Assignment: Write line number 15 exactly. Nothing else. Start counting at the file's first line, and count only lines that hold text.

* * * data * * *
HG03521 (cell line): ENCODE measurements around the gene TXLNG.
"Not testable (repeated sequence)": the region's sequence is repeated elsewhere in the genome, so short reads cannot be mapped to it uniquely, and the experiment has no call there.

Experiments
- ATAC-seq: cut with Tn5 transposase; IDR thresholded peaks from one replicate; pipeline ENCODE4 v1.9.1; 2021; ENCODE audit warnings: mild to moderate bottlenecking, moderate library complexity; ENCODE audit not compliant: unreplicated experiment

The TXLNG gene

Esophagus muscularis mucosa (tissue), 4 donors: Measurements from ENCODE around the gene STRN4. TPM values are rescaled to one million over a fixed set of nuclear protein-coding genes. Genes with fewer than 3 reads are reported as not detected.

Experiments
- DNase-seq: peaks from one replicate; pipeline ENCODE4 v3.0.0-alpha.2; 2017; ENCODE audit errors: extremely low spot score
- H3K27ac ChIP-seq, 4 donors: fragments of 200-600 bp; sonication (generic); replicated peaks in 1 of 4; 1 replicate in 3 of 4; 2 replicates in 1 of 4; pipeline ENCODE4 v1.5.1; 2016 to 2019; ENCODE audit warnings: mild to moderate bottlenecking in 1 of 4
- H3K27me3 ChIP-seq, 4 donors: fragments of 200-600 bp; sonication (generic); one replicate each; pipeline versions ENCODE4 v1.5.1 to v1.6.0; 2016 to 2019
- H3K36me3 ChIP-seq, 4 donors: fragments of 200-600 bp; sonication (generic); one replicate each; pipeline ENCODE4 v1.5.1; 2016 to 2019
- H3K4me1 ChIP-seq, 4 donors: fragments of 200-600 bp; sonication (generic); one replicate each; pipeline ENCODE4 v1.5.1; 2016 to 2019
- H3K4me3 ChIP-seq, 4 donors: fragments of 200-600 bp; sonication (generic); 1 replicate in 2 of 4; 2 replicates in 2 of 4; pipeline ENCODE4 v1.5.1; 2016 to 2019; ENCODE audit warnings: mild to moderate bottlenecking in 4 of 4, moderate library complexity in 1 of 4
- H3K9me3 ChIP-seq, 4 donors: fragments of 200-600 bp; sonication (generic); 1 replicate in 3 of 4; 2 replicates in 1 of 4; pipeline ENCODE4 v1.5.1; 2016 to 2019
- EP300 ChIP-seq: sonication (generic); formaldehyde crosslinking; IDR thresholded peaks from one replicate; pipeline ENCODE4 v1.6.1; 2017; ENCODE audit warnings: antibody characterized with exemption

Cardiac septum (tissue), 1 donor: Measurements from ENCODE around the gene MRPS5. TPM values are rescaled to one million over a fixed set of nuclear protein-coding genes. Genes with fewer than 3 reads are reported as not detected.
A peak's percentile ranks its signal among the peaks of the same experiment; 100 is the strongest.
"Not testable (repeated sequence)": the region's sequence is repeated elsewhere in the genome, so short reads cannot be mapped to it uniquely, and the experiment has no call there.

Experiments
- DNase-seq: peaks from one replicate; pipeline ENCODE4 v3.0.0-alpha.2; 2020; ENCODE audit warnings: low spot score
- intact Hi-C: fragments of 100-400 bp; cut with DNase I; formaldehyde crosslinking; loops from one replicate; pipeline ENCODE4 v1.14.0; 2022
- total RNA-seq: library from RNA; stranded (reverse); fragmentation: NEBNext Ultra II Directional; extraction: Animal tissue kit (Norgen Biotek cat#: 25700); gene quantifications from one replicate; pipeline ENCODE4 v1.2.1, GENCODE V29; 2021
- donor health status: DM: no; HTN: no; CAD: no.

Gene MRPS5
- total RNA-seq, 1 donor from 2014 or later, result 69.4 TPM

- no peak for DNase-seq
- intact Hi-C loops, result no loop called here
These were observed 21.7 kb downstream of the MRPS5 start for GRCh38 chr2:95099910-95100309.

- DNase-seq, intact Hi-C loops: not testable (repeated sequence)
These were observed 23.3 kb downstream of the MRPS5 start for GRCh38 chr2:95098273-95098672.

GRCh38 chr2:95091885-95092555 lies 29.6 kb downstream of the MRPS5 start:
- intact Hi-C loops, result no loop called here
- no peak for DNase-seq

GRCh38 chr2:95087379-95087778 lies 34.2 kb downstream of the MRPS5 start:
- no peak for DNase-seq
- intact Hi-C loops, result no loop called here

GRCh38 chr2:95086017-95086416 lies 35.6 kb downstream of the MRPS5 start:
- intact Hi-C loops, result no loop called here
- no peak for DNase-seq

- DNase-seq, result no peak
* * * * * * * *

- EP300 ChIP-seq: sonication (generic); formaldehyde crosslinking; IDR thresholded peaks from one replicate; pipeline ENCODE4 v1.6.1; 2017; ENCODE audit warnings: antibody characterized with exemption